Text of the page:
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native North American tree known by the common names Pacific
Madrone, Madrona, Oregon
Laurel, and Bearberry (not to be confused
Arctostaphylos). The trees
occur naturally in areas of dry rocky
slopes and shallow soils and are drought tolerant. The trees are
attractive additions to the landscape forming vase shaped multiple
trunked specimens up to 100 feet with gnarled trunks with showy
panicles of creamy white flowers in the spring followed by orange red
berries. The bark sheds annually to exposed patches of a
terra cotta color. Growth is very slow.
Berries are high in tannins and are edible, raw or cooked, and are
used to treat stomach problems. The bark has been used to treat
colds. The fruits make excellent wildlife forage.
Arbutus should be planted in a permanent place while still small
(two years old or younger), for they dislike being moved. Any
necessary pruning should be done during the summer, after the tree
flowers, but it is best to allow the tree to form naturally.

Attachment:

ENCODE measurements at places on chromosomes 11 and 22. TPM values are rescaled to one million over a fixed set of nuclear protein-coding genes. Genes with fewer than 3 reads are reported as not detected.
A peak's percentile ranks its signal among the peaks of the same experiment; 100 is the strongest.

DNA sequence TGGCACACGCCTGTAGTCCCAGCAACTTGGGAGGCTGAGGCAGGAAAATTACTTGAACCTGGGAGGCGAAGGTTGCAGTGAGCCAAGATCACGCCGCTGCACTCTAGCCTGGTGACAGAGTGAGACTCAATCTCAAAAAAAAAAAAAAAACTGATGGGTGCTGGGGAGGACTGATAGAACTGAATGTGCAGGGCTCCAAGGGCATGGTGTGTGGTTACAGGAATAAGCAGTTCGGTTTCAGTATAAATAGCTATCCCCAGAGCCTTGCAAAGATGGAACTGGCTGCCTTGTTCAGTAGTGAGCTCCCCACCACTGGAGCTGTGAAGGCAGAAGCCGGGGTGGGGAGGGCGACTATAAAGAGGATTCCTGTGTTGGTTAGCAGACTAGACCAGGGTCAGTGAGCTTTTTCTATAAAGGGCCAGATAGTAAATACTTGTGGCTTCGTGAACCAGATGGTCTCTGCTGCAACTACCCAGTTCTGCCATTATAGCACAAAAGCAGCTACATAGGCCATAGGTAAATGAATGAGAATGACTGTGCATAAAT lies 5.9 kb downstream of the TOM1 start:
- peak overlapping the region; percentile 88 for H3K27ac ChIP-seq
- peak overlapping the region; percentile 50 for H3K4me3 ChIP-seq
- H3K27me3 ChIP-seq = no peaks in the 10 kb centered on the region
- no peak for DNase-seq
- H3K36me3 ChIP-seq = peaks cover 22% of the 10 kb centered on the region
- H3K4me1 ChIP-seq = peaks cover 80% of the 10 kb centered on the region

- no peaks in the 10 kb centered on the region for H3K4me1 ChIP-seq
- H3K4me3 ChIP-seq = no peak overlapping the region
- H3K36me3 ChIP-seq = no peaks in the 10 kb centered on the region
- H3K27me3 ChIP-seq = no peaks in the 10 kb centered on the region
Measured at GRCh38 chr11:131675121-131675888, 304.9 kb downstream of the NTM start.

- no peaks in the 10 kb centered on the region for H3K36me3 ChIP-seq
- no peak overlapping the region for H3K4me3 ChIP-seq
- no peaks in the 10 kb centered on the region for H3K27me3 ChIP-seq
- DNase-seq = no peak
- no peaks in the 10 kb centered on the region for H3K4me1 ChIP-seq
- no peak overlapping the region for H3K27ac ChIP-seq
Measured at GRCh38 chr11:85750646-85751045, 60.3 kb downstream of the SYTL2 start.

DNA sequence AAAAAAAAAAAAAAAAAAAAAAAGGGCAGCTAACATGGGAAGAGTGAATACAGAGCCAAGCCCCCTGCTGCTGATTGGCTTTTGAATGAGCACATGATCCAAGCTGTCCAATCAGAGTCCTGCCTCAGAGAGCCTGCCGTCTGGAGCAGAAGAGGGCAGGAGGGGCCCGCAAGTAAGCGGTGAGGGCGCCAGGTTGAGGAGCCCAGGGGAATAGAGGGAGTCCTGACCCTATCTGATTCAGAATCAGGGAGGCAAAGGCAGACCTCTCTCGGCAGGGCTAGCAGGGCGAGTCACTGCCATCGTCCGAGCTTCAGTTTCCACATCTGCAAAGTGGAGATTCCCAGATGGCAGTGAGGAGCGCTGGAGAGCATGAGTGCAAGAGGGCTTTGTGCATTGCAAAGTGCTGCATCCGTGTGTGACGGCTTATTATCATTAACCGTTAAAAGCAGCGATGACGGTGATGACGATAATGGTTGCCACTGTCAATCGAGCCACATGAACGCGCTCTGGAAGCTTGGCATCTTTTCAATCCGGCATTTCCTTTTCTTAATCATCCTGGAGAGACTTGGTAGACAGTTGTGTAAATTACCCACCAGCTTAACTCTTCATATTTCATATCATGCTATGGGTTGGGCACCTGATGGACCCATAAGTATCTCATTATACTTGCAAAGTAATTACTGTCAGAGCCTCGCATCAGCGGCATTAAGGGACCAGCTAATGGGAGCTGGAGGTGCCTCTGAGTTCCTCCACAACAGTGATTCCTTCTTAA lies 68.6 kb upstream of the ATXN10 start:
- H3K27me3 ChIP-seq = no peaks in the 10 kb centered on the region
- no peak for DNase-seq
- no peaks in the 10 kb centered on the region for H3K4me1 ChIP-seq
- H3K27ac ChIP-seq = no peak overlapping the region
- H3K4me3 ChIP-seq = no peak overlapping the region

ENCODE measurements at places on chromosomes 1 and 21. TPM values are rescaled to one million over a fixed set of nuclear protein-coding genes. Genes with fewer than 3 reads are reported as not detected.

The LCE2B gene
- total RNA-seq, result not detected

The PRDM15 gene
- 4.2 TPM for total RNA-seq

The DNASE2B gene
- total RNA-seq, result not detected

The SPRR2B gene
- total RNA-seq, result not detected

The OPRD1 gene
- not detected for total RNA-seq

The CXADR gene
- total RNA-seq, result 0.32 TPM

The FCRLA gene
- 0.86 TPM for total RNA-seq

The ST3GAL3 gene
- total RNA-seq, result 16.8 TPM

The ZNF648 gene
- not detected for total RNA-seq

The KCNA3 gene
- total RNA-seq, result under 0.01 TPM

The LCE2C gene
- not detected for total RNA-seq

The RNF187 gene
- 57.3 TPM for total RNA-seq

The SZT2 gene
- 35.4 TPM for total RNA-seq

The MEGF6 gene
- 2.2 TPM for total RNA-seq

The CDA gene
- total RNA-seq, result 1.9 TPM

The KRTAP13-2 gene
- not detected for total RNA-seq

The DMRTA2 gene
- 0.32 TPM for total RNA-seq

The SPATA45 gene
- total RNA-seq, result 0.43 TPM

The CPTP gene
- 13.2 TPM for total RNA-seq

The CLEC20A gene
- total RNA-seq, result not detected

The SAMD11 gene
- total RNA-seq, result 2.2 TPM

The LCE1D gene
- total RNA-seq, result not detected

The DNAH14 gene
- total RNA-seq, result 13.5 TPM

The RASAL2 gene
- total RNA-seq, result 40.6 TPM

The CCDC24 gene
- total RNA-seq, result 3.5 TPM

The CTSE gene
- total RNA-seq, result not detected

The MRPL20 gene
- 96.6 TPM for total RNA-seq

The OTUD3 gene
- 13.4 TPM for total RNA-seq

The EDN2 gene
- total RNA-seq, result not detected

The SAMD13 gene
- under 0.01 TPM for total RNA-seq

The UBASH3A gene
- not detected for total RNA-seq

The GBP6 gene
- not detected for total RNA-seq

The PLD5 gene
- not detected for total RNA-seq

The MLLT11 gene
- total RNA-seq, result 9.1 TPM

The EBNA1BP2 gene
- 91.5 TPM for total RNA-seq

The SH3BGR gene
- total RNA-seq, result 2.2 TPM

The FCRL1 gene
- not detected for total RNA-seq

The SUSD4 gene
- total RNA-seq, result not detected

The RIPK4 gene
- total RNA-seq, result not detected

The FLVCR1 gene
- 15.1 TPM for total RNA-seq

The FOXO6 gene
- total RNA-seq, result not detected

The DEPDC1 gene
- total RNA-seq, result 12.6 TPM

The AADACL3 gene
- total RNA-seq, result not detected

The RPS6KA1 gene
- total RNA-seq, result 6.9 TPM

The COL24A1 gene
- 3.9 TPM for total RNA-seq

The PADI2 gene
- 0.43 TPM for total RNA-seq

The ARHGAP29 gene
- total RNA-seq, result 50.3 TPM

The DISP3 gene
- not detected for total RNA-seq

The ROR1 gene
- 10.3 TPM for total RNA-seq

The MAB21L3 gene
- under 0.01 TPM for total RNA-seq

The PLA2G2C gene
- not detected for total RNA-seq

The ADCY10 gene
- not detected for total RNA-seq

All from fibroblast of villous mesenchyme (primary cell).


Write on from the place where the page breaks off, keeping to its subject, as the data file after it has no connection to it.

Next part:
Propagation can be accomplished by sowing seed or from layering
lower branches. Seeds should be collected in October and
sown in a sandy peat mixture and allowed to stratify naturally,
where the seedlings will emerge in spring. Artificial
stratification can be achieved by placing seeds in a plastic bag with a
handful of moist peat and kept at 50F until germination. Some
success has been reported with layering lower branches in winter or
early spring, where they are left undisturbed until the following
spring, then separated from the parent plant.
Seeds collected in the fall can be stored at room temperature for up
to two years.
The trees are hardy to -20F (-28.8C)
|#1632 Packet $32.00 Approximately 100 seeds||
|#B4z-1632 Bulk seed
$65.00 Approximately 580 seeds
|#B1-1632 Bulk seed 1
$130.00 Approximately 2350 seeds
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